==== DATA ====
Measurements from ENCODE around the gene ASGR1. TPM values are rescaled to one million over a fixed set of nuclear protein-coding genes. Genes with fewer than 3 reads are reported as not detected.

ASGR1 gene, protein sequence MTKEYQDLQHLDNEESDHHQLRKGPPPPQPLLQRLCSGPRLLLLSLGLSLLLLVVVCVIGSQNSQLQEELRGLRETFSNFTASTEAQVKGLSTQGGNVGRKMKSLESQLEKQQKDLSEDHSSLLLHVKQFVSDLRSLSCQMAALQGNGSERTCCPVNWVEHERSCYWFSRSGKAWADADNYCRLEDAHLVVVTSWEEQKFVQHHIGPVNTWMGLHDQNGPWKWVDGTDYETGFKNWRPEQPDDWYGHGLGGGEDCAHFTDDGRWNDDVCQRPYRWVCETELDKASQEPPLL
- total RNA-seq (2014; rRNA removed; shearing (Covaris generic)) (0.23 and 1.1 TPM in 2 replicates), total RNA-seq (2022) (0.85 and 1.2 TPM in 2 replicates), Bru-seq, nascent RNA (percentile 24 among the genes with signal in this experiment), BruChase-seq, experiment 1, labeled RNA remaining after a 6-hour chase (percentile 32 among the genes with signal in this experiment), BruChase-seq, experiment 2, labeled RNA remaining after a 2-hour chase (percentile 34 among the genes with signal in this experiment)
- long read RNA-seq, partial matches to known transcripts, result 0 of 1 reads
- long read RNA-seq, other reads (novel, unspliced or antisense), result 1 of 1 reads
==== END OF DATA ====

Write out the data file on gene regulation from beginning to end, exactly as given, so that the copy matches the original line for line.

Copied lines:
Measurements from ENCODE around the gene ASGR1. TPM values are rescaled to one million over a fixed set of nuclear protein-coding genes. Genes with fewer than 3 reads are reported as not detected.

ASGR1 gene, protein sequence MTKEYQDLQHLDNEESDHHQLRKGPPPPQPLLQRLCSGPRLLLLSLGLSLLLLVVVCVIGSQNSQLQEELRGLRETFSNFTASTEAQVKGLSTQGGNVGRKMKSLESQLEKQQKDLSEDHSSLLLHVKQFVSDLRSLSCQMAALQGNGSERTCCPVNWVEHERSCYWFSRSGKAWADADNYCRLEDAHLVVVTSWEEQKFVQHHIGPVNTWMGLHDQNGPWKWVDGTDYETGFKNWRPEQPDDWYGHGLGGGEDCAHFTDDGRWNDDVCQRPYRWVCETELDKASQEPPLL
- total RNA-seq (2014; rRNA removed; shearing (Covaris generic)) (0.23 and 1.1 TPM in 2 replicates), total RNA-seq (2022) (0.85 and 1.2 TPM in 2 replicates), Bru-seq, nascent RNA (percentile 24 among the genes with signal in this experiment), BruChase-seq, experiment 1, labeled RNA remaining after a 6-hour chase (percentile 32 among the genes with signal in this experiment), BruChase-seq, experiment 2, labeled RNA remaining after a 2-hour chase (percentile 34 among the genes with signal in this experiment)
- long read RNA-seq, partial matches to known transcripts, result 0 of 1 reads
- long read RNA-seq, other reads (novel, unspliced or antisense), result 1 of 1 reads